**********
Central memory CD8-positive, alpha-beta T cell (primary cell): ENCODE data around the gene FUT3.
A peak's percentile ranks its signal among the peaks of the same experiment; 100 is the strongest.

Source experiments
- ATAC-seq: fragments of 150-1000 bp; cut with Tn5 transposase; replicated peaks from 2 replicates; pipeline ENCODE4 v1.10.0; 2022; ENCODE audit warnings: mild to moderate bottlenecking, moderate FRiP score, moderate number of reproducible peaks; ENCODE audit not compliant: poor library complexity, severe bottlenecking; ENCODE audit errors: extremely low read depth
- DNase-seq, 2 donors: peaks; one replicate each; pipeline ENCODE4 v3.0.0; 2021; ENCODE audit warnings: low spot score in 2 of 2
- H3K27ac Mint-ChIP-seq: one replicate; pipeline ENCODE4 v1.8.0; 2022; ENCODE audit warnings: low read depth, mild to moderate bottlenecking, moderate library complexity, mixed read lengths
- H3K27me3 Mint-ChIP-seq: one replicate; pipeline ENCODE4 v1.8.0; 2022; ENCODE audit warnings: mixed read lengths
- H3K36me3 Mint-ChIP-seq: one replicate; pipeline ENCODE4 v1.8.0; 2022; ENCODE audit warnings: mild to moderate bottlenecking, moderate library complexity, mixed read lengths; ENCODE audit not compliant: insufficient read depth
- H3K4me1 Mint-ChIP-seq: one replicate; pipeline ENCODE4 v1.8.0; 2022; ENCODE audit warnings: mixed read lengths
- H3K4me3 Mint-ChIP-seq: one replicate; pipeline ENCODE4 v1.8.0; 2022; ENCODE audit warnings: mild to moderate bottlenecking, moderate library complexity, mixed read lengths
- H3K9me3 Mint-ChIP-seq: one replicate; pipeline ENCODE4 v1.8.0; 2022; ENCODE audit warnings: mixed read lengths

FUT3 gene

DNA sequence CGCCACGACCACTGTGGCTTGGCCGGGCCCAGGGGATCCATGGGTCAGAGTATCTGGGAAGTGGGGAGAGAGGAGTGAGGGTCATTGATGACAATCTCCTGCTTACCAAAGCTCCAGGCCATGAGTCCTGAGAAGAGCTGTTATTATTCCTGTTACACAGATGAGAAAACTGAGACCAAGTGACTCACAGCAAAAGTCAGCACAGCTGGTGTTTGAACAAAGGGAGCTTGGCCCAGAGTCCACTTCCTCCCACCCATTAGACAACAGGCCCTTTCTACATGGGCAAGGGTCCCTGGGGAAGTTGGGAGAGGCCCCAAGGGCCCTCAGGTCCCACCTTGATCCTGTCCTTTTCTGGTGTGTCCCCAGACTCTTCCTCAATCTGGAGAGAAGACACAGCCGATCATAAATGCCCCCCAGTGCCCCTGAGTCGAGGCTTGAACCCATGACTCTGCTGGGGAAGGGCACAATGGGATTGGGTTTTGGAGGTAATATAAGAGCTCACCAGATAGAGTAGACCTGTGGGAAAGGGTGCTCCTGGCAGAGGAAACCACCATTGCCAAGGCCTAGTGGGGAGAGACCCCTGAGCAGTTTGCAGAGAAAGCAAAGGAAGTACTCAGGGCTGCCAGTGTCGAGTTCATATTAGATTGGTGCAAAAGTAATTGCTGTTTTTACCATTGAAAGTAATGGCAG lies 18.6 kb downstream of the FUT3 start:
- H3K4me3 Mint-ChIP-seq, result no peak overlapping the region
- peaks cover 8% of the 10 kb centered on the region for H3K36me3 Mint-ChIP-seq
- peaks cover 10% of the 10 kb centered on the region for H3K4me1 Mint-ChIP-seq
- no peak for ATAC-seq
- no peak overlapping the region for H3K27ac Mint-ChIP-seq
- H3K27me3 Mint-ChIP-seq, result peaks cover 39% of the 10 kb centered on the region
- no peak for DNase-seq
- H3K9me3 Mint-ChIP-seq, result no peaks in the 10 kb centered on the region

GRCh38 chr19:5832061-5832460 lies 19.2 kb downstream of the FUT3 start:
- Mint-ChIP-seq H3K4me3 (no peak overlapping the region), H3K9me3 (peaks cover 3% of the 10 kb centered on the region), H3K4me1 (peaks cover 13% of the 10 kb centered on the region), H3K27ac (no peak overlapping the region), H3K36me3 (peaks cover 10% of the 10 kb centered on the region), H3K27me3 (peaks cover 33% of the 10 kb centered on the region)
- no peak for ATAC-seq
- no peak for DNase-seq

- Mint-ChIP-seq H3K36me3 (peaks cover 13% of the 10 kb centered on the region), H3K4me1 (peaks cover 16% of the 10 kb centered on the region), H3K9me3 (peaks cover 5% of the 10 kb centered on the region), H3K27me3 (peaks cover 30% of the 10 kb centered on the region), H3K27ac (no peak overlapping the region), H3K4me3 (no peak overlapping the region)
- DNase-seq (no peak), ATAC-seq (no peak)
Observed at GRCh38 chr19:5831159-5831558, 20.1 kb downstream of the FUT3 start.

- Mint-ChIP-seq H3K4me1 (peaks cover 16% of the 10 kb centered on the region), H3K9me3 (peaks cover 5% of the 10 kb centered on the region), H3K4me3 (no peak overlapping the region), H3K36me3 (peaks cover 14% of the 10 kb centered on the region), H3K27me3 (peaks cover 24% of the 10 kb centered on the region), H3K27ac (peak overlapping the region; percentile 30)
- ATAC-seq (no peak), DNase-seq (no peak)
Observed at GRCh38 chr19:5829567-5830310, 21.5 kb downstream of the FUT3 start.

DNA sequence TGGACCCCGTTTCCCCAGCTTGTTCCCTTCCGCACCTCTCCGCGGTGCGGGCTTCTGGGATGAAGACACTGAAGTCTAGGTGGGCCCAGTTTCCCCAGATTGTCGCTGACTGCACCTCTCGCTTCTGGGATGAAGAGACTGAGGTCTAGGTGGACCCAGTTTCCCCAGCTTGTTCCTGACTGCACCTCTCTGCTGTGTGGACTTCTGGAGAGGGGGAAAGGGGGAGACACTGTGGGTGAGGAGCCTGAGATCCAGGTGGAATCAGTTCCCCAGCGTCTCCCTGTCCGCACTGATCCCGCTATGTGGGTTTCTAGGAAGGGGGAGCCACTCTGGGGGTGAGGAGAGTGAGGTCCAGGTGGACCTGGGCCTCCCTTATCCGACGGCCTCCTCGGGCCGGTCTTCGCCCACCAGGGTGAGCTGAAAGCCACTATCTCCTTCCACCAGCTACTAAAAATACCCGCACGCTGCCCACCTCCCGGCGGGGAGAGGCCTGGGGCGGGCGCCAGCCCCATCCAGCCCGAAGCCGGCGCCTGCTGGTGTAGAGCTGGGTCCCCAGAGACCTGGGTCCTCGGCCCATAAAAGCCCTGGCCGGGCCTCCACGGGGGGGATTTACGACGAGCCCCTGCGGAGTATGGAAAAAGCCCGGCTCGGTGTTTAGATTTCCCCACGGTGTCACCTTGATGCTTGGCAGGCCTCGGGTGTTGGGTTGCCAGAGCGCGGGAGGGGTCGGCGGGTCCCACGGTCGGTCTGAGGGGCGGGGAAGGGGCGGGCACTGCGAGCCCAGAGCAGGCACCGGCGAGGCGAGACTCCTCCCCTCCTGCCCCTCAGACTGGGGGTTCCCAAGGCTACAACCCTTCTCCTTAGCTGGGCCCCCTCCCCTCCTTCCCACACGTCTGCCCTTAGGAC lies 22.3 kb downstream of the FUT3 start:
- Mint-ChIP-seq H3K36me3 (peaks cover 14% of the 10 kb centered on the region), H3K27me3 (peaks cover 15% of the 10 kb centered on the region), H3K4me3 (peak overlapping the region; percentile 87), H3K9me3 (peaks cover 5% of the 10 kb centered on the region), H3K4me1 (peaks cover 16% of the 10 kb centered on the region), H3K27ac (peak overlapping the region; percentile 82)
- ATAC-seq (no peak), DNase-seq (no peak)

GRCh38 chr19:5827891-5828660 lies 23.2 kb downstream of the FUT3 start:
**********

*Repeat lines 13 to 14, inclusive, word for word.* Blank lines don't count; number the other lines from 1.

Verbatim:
DNA sequence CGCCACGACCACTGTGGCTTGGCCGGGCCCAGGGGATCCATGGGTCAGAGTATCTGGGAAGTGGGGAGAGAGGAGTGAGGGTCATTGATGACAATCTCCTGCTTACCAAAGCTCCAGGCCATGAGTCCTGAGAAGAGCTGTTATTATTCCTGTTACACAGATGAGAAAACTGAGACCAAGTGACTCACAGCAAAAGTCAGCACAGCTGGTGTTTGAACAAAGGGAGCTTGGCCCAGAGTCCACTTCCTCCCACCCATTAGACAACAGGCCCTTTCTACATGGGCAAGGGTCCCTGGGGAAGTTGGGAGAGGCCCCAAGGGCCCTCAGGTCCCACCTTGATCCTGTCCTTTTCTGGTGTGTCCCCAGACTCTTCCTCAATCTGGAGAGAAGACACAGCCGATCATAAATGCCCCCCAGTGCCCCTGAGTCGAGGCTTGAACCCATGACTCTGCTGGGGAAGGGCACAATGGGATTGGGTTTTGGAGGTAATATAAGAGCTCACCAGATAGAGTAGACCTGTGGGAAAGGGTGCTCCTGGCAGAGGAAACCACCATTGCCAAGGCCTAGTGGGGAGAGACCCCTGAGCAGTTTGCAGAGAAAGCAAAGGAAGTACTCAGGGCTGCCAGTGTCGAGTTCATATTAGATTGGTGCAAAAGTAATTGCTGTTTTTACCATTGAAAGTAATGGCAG lies 18.6 kb downstream of the FUT3 start:
- H3K4me3 Mint-ChIP-seq, result no peak overlapping the region